The second of four trials involving lawsuits brought over injuries alleged tied to transvaginal mesh implant devices is underway.
The trials are underway before U.S. District Judge Joseph Goodwin, according to The Daily Mail. Jurors have been picked in the case against device maker, C.R. Bard Inc. The plaintiff is a North Carolina woman who was surgically implanted with the so-called “sling” device as a treatment for her pelvic organ prolapse (POP).
Last week, a jury awarded a 54-year-old Georgia woman $2 million in a case brought over similar allegations. The majority of the $2 million–$1.75 million—was awarded for punitive damages against C.R. Bard for failing to adequately advise physicians and patients of potential complications associated with its transvaginal mesh device, according to The Daily Mail.
In that case, the plaintiff contended that, following transvaginal mesh device implantation to help resolve stress urinary incontinence (SUI), she suffered from an array of medical issues including, bleeding, pain, and additional pelvic issues. She underwent surgery to remove the device; however, surgeons were unable to fully remove the mesh, The Daily Mail reported. Her attorney advised the jury that the arms of the transvaginal mesh device were like “rebar in concrete” and that his client would be faced with the side effects of the device for the rest of her life.
This was the first bellwether case scheduled by Judge Goodwin. More than 20,000 related cases involving six transvaginal mesh manufacturers have been assigned to Judge Goodwin; the first four involve C.R. Bard, The Daily Mail, reported.Once the four trials are complete, Judge Goodwin will decide on the way in which to proceed with the rest of he litigation.
Thousands of women were recipients of transvaginal mesh devices, which have come under intense scrutiny, as many women who were implanted with these devices are reporting complications allegedly related to their defects. Transvaginal mesh devices were approved to treat SUI and POP, conditions most commonly caused by weakened pelvic muscles. The devices are meant to help correct these conditions by providing additional strength to the pelvic walls.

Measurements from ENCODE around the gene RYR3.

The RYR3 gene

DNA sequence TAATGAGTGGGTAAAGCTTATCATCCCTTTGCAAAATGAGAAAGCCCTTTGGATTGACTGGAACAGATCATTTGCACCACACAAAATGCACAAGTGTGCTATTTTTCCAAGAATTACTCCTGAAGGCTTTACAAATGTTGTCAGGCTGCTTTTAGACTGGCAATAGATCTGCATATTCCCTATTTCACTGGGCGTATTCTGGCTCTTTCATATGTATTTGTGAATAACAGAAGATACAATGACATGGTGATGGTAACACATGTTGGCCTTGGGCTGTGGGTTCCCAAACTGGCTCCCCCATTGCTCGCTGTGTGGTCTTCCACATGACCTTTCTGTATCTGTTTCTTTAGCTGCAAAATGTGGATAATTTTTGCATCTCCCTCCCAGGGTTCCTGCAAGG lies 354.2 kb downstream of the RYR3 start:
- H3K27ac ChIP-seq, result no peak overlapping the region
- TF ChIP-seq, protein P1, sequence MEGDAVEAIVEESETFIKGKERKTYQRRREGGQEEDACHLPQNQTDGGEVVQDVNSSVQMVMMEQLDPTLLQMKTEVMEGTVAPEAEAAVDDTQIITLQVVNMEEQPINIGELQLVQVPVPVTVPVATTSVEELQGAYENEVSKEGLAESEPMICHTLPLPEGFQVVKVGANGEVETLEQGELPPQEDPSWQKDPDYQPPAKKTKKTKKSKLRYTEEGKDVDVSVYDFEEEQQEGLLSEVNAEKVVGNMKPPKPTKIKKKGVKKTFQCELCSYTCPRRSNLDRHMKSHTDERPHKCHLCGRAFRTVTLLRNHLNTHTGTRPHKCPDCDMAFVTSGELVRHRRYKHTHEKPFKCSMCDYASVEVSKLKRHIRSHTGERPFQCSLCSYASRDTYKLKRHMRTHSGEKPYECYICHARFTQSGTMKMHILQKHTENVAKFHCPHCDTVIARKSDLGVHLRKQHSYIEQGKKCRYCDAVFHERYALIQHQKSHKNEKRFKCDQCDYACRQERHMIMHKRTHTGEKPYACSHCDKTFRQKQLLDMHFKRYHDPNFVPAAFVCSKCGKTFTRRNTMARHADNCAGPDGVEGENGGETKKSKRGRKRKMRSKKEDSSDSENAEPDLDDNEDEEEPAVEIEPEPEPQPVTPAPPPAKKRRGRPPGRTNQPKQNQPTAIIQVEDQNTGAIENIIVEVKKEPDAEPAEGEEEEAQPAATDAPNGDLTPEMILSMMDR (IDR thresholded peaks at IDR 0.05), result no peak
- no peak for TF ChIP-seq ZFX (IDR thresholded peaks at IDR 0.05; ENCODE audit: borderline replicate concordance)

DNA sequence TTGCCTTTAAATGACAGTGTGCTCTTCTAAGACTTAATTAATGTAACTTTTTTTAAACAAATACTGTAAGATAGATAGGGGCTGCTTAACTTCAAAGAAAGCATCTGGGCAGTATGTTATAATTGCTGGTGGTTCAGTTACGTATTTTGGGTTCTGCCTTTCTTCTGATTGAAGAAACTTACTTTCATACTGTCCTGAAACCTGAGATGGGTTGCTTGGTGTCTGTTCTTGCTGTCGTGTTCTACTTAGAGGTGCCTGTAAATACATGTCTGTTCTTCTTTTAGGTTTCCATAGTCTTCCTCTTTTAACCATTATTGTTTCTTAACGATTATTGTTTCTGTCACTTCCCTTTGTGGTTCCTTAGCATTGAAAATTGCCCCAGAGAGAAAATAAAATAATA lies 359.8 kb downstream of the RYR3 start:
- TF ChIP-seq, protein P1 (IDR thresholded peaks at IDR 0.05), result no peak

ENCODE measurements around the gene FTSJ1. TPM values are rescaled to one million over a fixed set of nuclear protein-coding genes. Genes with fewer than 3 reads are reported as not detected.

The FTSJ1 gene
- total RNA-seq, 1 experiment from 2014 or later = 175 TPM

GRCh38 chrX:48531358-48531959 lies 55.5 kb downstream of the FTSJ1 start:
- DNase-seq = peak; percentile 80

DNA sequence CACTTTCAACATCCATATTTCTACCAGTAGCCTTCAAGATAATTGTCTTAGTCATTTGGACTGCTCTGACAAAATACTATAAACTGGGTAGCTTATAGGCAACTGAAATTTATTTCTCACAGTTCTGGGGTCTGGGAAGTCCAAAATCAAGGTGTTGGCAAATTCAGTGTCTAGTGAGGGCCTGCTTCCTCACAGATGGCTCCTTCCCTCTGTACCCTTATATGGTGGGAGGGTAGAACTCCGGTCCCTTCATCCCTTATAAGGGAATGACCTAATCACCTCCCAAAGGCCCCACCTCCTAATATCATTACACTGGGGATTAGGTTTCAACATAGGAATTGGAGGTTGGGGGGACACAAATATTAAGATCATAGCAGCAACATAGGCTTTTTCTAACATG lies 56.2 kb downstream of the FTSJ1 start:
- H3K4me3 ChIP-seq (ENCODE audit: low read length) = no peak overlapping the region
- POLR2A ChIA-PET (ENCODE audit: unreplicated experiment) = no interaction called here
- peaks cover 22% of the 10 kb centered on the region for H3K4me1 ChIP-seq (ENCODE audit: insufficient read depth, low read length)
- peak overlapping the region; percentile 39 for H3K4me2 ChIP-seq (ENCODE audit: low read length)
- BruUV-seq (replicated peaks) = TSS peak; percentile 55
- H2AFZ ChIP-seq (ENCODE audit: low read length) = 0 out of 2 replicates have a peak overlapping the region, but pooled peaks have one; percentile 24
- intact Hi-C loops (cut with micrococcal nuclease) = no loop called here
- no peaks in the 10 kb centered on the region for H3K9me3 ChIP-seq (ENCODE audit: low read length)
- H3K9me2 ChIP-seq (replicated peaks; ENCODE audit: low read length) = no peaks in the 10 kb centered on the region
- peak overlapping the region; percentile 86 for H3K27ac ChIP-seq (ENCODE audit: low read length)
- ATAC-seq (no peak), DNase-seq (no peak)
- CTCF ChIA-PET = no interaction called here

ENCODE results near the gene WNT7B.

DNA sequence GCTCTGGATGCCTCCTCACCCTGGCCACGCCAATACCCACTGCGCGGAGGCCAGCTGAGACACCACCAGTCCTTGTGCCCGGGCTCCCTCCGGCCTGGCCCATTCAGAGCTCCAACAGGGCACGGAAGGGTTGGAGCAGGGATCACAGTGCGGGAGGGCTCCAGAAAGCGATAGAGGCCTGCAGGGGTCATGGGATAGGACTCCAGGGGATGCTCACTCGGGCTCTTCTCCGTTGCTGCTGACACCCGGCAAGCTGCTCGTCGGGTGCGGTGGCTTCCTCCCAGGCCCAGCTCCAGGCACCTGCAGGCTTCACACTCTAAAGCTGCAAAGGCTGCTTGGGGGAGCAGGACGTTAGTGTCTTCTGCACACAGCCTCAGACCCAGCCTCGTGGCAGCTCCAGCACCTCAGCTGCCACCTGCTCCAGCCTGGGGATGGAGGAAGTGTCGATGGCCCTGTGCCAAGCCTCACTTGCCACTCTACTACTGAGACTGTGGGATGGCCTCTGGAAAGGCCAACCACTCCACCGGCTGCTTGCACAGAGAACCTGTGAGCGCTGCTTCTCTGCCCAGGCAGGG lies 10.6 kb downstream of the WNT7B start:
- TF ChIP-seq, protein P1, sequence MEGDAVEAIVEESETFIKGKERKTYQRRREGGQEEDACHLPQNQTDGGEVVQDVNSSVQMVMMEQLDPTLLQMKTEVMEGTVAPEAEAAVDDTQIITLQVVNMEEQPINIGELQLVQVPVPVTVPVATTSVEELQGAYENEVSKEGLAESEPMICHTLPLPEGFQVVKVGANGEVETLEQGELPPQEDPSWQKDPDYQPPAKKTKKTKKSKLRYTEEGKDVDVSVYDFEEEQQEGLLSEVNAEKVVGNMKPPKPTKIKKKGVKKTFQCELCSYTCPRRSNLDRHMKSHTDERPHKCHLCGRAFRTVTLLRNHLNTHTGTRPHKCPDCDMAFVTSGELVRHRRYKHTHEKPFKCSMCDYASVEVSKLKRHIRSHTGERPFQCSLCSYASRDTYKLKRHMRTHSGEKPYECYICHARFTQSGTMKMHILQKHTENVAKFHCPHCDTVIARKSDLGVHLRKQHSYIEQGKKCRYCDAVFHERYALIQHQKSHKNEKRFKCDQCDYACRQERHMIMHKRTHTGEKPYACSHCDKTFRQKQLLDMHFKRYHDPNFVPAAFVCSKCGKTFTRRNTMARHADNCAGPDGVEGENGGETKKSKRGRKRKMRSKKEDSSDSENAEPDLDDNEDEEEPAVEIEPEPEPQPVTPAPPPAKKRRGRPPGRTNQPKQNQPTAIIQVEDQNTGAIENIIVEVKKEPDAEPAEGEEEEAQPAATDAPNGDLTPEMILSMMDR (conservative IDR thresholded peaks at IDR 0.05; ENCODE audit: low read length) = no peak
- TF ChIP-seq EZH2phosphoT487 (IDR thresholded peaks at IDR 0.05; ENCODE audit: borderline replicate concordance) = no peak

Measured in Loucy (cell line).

The vaginal mesh devices were approved through a U.S. Food and Drug Administration (FDA) fast-track process known as the 510(k), under which a formal review for safety and efficacy is neither required nor performed. Because the 510(k) route has been used to gain clearance for transvaginal mesh and other controversial devices, the process has drawn increasing criticism.
An array of companies—Boston Scientific, Endo Health Solutions, Cook Medical, and Johnson & Johnson’s Ethicon subsidiary—face about 4,000 federal lawsuits over their transvaginal mesh devices, according to MassDevice.com.
The FDA has stated that complications linked to transvaginal mesh implants are “not rare” and warned that use of such devices may actually be more harmful when compared to alternative methods for treating POP. The FDA also recently reported that the most common complications associated with transvaginal mesh may include:
- Exposure, extrusion, or protrusion (mesh erosion through the vagina)
- Pain during sexual intercourse (dyspareunia)
- Organ perforation
- Urinary problems